But there are also barriers to innovation — such as technological and institutional inertia — that we need to address. We can do this with the two broad policy tools that accompany a price on carbon: incentives, to encourage transformation, and regulation, for instance for energy efficiency in the domestic, industrial and transport sectors.
Over recent years, Australia has developed — and now largely discarded — several policy responses that draw from this broad toolkit. These include:
- A legislated price on carbon emissions, so that they can be economically valued;
- An Emissions Trading Scheme, to transmit the carbon price signal throughout the economy and maximise the efficiency of emissions reductions;
- A Renewable Energy Target to incentivise the uptake of solar, wind and other near-zero-emission renewable technologies in electric power generation;
- The Australian Renewable Energy Agency (ARENA) to provide seed funding for renewable energy projects, support research and development, and share knowledge, thus filling market gaps;
- The Clean Energy Finance Corporation to mobilise private capital investment in renewable energy, low-emission technology and energy efficiency;
- The Climate Change Authority to provide independent advice to Government about the scale of the emissions-reduction challenge for Australia.
Since the election of the Abbott government, all of these initiatives have been abandoned or are under threat.
The carbon tax and its associated emissions trading scheme have been axed, the Renewable Energy Target is under a review that has been signalled as likely to lead to a reduced target, and the government has indicated its intention to dismantle ARENA and the Climate Change Authority.
In this situation, some of the furniture may be saved by the unlikely intervention of Al Gore in influencing Clive Palmer’s approach to the issue. The Palmer United Party will support retaining the Renewable Energy Target, the Clean Energy Finance Corporation and the Climate Change Authority, along with an initially dormant, zero-price emissions trading scheme.Starting at zero
At first sight, a zero-price emissions trading scheme looks like an empty gesture. Certainly, it is inferior to a genuine, consistently applied price on carbon, without exemptions, starting now.
But that option is politically unattainable at the moment, so we have to consider the next-best options.
Australia will inevitably need a trading scheme to respond to a rapidly changing world environment. Otherwise, carbon pricing could be used as a de facto trade barrier against Australian goods and services produced without a carbon price component, as other countries add their own carbon prices to Australian products.
In contrast to government claims, the world is not moving away from trading schemes (see here). Schemes already exist in the European Union, Switzerland, New Zealand, South Korea, Kazakhstan, Quebec and Alberta in Canada, some US states, and parts of Japan. Trading schemes are expanding rapidly in the United States, China, and elsewhere.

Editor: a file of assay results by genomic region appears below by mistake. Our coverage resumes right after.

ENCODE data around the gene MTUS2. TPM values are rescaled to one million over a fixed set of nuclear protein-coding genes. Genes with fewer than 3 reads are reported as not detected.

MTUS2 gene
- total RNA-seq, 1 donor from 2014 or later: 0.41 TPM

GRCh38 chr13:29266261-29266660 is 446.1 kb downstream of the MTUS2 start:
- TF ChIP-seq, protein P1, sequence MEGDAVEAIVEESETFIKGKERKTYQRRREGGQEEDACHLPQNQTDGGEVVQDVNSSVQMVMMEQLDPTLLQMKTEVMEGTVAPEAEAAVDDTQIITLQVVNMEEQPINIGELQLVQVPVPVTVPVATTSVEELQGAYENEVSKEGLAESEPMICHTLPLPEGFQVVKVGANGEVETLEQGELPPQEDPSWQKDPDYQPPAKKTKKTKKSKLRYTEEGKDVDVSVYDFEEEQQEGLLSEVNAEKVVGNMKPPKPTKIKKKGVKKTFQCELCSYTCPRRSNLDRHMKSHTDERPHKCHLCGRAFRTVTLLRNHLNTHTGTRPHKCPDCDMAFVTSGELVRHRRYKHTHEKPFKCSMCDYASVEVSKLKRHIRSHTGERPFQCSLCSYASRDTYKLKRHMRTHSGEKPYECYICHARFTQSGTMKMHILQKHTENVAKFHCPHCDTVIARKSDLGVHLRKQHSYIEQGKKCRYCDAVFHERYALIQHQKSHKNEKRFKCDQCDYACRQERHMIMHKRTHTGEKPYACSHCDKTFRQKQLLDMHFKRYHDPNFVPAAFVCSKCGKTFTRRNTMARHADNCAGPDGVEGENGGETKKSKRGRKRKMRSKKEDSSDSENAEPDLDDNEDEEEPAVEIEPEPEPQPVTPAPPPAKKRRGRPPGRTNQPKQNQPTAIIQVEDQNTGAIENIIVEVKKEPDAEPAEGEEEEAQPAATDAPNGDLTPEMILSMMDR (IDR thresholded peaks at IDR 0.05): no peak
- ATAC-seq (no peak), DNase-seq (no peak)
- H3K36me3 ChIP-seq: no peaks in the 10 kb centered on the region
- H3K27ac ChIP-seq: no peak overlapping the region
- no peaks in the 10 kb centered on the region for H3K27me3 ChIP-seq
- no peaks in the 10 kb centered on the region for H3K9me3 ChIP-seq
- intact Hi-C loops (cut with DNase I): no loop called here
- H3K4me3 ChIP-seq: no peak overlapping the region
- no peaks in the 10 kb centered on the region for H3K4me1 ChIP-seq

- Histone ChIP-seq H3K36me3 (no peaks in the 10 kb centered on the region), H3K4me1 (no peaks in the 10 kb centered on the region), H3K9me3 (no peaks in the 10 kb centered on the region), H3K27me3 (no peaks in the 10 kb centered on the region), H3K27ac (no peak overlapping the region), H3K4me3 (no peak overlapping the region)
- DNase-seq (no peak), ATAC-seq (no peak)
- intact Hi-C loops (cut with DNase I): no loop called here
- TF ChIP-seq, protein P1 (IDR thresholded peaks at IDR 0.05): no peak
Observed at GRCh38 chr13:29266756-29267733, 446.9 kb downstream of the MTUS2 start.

While far from ideal, an emissions trading scheme with a zero carbon price has four things to offer:
- It equips Australia to respond quickly to widespread international uptake of an emissions trading scheme.
- It provides some guidance for industry, which can plan for an eventual price on carbon while tracking current international pricing levels, knowing that an Australian trading scheme can (and likely will) be implemented fairly soon at short notice.
- It would build on trading scheme design work over the last few years, in government, industry and non-government organisations.
- These steps would drive behaviour change, even in advance of a price being implemented.
Although a zero-price emissions trading scheme looks empty at first, it is a stop-gap option that is much better than the no scheme at all.
Michael Raupach has no financial interests and receives no funding that would benefit from uptake of the opinions expressed in this article, and has no relevant affiliations.
Kenneth Baldwin has previously received funding from the Research Council.
Michael Smith does not work for, consult to, own shares in or receive funding from any company or organisation that would benefit from this article, and has no relevant affiliations.
A 127-page draft report by the UN Intergovernmental Panel on Climate Change describes what can be done about it
Global warming is here, human-caused and probably already dangerous and its increasingly likely that the heating trend could be irreversible, a draft of a new international science report says.
The United Nations Intergovernmental Panel on Climate Change on Monday sent governments a final draft of its synthesis report, which combines three earlier, gigantic documents by the Nobel Prize-winning group. There is little in the report that wasnt in the other more-detailed versions, but the language is more stark and the report attempts to connect the different scientific disciplines studying problems caused by the burning of fossil fuels, such as coal, oil and gas.Continue reading...
CREDIT: AP Photo/Nati Harnik
Democratic gubernatorial candidate Chuck Hassebrook’s opposition to the Keystone XL pipeline goes beyond concern for his state: primarily, he’s worried about climate change.